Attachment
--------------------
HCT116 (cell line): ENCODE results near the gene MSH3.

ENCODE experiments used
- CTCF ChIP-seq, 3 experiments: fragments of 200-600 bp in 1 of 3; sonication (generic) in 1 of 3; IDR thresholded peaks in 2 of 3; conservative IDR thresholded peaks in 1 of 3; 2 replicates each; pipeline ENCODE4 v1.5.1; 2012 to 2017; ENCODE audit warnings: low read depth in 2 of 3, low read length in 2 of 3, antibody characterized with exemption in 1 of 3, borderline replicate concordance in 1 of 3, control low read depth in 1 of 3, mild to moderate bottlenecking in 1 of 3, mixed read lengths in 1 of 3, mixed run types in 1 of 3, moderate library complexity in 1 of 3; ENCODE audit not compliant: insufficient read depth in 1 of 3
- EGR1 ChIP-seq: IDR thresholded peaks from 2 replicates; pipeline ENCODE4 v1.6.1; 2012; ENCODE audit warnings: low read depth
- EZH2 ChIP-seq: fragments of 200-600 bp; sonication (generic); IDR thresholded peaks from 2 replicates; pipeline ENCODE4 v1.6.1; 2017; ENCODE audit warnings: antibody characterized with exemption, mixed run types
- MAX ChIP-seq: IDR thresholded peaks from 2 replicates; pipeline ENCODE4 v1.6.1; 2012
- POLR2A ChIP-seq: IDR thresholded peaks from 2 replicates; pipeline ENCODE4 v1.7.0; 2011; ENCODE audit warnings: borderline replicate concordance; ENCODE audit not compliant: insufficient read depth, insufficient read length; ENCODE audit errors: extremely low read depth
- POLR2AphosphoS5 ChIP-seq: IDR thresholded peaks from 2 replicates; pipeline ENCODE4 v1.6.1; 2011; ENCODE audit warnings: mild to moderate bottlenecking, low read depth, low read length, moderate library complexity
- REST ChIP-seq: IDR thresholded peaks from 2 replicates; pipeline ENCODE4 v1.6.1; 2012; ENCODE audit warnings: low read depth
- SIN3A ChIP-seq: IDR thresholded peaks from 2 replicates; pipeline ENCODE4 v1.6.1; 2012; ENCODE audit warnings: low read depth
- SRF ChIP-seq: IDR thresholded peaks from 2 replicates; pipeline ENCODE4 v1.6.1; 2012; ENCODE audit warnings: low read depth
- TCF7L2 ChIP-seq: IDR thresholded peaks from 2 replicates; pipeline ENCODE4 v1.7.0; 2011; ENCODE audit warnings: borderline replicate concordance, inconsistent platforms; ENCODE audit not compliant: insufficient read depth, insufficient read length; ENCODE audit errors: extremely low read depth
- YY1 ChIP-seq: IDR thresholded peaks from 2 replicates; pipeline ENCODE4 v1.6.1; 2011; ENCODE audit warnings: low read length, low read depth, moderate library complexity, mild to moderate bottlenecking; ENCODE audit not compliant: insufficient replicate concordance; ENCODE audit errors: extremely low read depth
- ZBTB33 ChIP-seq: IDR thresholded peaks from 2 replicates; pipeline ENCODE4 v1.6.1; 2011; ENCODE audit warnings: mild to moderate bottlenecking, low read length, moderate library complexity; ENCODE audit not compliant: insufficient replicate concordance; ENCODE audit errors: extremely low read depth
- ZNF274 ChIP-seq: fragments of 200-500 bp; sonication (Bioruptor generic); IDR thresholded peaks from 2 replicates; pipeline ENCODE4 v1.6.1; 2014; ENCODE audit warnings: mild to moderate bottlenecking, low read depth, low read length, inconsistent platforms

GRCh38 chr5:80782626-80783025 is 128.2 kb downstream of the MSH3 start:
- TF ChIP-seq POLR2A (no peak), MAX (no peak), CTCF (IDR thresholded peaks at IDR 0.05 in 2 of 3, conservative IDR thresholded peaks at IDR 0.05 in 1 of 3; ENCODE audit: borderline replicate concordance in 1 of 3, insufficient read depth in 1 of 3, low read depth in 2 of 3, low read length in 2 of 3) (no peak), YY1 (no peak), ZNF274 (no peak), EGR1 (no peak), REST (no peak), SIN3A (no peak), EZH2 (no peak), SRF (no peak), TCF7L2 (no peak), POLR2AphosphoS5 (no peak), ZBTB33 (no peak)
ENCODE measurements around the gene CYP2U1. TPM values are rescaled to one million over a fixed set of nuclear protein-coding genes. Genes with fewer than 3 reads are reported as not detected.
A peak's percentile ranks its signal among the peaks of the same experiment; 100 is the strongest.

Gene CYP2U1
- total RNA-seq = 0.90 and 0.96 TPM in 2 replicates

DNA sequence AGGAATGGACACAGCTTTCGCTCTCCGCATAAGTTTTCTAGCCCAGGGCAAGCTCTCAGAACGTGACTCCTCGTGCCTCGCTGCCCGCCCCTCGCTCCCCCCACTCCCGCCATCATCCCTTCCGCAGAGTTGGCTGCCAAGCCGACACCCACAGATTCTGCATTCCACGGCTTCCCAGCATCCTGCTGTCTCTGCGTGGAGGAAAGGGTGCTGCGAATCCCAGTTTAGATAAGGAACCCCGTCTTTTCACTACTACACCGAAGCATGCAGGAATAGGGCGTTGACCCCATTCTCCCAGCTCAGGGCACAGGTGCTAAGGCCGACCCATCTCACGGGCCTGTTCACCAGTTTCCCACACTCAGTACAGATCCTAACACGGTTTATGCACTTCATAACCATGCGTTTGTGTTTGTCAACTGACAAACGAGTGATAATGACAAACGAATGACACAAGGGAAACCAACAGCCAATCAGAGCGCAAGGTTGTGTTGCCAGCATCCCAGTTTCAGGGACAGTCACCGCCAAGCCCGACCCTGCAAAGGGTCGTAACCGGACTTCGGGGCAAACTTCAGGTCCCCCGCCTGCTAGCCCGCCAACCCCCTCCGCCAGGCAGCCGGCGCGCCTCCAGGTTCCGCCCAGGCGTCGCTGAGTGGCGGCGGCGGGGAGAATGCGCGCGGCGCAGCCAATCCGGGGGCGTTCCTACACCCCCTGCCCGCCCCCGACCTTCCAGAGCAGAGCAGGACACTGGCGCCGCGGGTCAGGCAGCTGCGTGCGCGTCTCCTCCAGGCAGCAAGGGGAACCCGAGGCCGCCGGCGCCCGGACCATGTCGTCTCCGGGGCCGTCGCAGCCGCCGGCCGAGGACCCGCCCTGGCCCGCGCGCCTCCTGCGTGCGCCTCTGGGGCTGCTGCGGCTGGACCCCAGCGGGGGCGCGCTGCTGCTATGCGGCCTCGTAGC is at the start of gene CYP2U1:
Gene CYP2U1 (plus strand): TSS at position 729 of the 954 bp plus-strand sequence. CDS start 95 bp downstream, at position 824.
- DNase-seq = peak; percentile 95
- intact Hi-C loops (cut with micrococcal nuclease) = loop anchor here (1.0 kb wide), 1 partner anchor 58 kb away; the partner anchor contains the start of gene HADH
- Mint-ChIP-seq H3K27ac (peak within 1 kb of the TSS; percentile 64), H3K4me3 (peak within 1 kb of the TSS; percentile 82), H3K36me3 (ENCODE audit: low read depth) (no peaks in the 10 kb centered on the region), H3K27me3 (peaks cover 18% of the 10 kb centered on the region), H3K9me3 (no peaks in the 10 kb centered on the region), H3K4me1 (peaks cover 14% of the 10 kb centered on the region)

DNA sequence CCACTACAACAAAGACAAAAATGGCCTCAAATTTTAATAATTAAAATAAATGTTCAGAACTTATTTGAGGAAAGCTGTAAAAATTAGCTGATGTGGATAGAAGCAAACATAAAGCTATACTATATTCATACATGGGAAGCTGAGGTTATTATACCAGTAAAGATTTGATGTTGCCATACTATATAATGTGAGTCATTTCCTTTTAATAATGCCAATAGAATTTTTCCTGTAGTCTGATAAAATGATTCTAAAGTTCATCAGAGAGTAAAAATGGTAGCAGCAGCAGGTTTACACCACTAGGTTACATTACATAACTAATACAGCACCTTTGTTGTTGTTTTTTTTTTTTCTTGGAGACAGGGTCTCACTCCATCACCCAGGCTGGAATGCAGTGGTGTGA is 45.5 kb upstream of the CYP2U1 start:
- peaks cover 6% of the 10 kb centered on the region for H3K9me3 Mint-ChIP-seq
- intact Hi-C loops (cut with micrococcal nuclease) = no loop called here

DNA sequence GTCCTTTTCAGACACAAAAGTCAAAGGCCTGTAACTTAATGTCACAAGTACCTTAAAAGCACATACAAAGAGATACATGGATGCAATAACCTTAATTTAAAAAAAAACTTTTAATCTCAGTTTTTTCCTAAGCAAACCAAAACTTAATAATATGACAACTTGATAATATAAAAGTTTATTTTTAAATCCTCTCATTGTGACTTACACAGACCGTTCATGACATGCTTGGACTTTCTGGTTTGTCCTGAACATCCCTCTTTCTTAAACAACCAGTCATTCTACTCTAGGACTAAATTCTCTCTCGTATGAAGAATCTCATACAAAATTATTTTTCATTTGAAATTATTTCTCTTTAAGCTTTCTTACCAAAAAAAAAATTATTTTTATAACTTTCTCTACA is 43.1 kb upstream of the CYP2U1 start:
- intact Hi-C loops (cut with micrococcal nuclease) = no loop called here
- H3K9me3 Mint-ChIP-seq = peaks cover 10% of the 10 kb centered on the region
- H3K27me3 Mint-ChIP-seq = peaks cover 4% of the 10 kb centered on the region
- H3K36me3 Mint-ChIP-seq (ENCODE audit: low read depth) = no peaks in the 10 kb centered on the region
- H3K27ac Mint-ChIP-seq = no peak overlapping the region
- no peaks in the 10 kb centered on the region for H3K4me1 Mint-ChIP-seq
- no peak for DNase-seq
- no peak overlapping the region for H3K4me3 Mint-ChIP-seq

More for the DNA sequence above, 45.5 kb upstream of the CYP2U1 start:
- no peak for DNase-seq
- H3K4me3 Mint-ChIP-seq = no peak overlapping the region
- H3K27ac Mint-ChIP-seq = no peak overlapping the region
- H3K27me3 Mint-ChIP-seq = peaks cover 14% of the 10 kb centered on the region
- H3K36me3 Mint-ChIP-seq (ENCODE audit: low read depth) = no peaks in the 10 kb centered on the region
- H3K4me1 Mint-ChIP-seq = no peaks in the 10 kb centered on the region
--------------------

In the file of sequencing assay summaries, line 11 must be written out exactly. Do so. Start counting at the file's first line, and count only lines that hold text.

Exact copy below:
- SRF ChIP-seq: IDR thresholded peaks from 2 replicates; pipeline ENCODE4 v1.6.1; 2012; ENCODE audit warnings: low read depth